Nissan opens a virtual showroom

So many eyeballs were lost to cancelled auto shows and closed dealerships. The digital hub is the brand's way of taking back control.

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Nissan is bringing the showroom to living rooms through its Studio.

The digital hub, which is currently open but will close on March 31, 2021, invites car consumers to explore Nissan’s latest models, speak with experts in real-time and join live-stream daily group or individual one-on-one tours.

Adam Paterson, director of marketing for Nissan Canada, tells strategy that the impetus for the move was to both offset the loss of engaging with half a million people through this year’s auto show season, cancelled thanks to COVID, but also to coincide with a very busy launch season, which includes five new vehicles for the brand in the upcoming year.

“We talked about a virtual showroom long before lockdowns and restrictions,” Paterson says. “The situation we are in accelerated it, but it also gave us the time and bandwidth and people to be able to execute it.”

The crossover Rogue is Nissan’s number one selling vehicle in Canada, with the SUV segment one of the most popular in the country, so the brand decided to make the vehicle one of the Studio’s hero products, says Paterson. It’s also placing prominence on its latest model subcompact Sentra, as its initial launch date was cancelled as a result of the pandemic.

Paterson notes that there will eventually be an on-premise activation for the vehicles at Toronto’s Yorkdale shopping mall once restrictions are eased.

The marketer says there’s been a lot of interest in the group tours, but that the individual tours tend to receive more engagement as consumers ask specific questions. The audience it’s seeing is exactly what it would expect for the Nissan Rogue, which appeals to younger, smaller families.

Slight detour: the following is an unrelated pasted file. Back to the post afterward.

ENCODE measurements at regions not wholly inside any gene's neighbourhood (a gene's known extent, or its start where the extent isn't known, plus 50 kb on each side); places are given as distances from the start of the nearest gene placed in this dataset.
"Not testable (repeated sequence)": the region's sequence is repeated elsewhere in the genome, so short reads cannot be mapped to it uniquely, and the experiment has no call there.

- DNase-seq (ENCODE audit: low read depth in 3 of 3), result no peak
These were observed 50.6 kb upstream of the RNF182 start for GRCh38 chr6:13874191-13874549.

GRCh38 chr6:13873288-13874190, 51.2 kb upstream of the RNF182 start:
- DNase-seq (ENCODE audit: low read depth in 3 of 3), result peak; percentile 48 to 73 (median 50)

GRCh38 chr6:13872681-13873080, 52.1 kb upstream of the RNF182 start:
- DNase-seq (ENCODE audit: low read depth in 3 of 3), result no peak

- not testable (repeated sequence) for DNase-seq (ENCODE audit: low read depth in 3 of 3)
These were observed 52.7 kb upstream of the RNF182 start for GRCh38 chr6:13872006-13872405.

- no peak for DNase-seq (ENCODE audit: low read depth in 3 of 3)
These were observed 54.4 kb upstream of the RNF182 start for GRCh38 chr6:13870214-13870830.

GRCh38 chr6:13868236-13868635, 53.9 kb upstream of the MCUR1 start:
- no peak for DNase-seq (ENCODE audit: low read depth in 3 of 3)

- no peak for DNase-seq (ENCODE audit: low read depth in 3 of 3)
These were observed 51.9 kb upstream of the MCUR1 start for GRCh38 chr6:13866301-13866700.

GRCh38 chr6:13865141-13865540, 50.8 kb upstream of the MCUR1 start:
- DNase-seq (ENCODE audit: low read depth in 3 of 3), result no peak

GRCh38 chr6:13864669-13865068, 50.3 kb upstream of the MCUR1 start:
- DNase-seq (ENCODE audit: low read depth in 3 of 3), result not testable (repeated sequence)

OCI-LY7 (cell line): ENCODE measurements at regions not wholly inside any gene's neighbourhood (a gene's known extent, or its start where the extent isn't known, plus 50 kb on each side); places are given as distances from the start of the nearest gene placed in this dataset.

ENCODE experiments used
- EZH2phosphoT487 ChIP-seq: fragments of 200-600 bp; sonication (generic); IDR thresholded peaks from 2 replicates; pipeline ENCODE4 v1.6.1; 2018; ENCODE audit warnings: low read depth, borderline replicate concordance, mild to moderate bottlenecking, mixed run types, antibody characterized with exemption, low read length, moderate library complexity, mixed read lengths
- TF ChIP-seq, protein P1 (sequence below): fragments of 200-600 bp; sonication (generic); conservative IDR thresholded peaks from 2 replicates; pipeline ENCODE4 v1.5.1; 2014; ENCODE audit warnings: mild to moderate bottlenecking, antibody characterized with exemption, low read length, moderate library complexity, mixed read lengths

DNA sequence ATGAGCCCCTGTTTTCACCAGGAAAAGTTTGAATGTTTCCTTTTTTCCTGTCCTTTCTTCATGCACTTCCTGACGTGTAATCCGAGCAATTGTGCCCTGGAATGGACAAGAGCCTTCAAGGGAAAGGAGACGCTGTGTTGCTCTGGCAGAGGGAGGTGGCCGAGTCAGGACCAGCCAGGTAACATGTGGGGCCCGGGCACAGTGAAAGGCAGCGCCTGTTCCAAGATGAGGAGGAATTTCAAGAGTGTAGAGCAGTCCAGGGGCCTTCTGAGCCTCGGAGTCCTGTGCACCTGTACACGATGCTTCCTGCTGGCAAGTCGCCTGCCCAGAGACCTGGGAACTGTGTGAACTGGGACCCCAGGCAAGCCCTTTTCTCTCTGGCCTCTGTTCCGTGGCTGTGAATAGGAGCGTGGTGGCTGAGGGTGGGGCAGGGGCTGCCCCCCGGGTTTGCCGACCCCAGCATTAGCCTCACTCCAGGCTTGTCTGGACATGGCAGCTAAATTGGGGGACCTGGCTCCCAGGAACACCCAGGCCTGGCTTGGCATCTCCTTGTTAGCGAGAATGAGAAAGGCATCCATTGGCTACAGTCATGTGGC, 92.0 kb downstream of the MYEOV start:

Paterson says the Canadian market is shorter on inventory because, like many other industries, Nissan had to close manufacturing plants for a few months as a result of COVID-related lockdowns. In April, the company reported total Canadian sales of 4,830 units for March 2020, a decrease of 67.8% from 2019, as the economy went into lockdown. This past November, Nissan posted a loss of 44.4 billion yen (approximately CAN$536 million) in the last quarter. 

The latest Stats Canada figures reveal the entire automotive sector was hit hard by the pandemic. According to analyst Ed Strapagiel, however, Q3 numbers (at least in comparison to the 14.4% sales tumble year-over-year) were a “a near miraculous recovery,” at a loss of 0.1%.  

Nissan is getting the word out about its virtual showroom primarily via earned media. There is a paid strategy that includes SEM, organic and paid social, and the brand is debating adding TV later in the year once it has a larger portfolio of vehicles on hand.

The content is being created with its AOR, Juniper Park\TBWA, but the virtual showroom was designed by experiential firm Kubik.